The Council of Agriculture (COA) in Taipei, Taiwan said that it now believes the number of pigs that were fed with a banned leanness-enhancing drug is much higher than they originally thought.
Hsu Tien-lai, director general of COA's Bureau of Animal and Plant Health Inspection and Quarantine (BAPHIQ), broke his agency's findings in the wake of a huge police bust against a drug-distributing crime ring.
Based on the profits that the ring collected, authorities estimate that the drug had been fed to 750,000 pigs from January 2010 to June 2011 - five times more than the number of pigs in which the COA actually detected during random checks in the same period.
Police announced that on Wednesday they busted a five-member ring masterminded by a man surnamed Lin, who smuggled in beta-agonist from China to produce the drug, ractopamine. The drug was then sold to pig farms on the island, and generated NT$50 million (€1.22 million) in profits for the quintet.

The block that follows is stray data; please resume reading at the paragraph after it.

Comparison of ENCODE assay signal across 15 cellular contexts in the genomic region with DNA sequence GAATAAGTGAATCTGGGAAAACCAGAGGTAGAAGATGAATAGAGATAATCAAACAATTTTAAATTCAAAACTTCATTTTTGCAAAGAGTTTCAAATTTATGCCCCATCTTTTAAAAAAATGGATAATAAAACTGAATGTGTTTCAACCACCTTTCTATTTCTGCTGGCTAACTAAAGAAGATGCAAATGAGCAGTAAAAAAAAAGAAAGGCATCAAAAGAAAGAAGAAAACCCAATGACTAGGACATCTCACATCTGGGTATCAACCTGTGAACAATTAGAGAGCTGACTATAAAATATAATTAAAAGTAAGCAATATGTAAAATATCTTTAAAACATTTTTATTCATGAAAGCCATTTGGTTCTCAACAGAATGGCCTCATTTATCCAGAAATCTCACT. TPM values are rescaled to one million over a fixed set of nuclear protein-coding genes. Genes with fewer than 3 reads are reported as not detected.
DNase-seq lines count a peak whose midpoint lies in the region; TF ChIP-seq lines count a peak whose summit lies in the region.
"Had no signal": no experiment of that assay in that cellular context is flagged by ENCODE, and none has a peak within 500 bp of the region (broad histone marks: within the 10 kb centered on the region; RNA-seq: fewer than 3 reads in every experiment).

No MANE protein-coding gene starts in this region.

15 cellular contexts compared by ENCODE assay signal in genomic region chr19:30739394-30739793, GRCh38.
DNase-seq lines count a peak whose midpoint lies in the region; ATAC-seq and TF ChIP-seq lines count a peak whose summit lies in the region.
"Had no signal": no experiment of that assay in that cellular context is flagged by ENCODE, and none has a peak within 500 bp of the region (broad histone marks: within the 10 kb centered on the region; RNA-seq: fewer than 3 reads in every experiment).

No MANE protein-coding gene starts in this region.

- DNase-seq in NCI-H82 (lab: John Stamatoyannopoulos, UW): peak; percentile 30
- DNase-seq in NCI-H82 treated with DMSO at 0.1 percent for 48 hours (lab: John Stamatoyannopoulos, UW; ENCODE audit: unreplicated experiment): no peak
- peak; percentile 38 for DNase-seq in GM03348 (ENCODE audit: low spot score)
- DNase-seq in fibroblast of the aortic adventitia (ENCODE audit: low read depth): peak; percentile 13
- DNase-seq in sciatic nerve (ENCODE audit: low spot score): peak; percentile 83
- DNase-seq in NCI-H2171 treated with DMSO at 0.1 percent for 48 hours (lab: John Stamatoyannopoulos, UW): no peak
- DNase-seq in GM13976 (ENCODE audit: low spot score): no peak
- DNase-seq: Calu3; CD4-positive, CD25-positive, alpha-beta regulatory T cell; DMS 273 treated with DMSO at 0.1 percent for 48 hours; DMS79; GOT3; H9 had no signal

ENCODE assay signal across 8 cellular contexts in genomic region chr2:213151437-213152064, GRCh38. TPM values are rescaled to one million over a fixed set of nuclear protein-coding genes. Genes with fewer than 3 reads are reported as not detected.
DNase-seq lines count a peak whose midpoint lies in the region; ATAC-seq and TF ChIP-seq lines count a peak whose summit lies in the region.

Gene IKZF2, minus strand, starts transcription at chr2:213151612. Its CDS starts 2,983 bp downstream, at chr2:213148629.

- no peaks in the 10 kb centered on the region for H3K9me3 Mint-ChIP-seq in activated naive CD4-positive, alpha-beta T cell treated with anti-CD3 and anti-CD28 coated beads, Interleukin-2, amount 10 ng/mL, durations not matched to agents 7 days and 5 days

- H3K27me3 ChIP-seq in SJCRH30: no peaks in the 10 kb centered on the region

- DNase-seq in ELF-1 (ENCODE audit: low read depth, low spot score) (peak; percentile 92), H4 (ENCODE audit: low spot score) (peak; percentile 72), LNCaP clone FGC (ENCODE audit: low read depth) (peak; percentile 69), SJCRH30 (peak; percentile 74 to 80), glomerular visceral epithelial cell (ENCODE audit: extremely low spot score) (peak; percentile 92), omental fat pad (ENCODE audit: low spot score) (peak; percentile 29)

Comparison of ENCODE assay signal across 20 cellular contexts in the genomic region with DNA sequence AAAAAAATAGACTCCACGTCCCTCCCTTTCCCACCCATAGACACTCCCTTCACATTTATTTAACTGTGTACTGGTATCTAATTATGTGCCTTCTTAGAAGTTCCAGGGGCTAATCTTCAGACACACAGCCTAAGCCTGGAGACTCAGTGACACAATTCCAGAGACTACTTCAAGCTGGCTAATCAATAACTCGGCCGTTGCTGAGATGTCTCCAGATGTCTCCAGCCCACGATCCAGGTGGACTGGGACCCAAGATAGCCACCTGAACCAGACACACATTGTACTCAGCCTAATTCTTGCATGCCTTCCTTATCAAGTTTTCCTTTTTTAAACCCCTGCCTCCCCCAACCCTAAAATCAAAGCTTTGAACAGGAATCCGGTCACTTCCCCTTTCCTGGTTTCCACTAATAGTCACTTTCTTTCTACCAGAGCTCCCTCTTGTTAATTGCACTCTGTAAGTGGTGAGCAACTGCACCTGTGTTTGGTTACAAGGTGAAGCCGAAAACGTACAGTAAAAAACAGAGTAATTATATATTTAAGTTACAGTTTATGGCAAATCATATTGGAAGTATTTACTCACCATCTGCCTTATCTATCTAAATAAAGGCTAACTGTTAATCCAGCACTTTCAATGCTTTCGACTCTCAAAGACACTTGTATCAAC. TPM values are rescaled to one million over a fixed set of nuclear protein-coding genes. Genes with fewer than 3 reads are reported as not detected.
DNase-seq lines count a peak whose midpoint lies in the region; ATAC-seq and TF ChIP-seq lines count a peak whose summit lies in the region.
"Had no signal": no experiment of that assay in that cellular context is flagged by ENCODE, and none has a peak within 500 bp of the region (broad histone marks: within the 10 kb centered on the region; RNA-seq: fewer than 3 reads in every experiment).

Based on the profits, the bureau estimates that 75,000 tons of tainted pig feed had been sold. If every pig was fed 100kg of feed for a month before its slaughter, then 750,000 pigs must have been fed.
The bureau originally detected only 147,500 pigs that had residue of ractopamine. Hsu said that the bureau will work with police to continue cracking down on such illegal practices in pig farms.
Meanwhile, ROC Swine Association President Pan Lien-chou said that with rampant use of the drug, authorities have to punish smugglers and farms that repeatedly use the drug.
BAPHIQ statistics showed that the 125 pig farms that were fined NT$30,000 (€730) for using the drug between January and June this year were first-time offenders. Of the 170 pig farms fined last year, only five farms were recidivists, and got slapped with a heavier fine NT$250,000 (€ 1,220).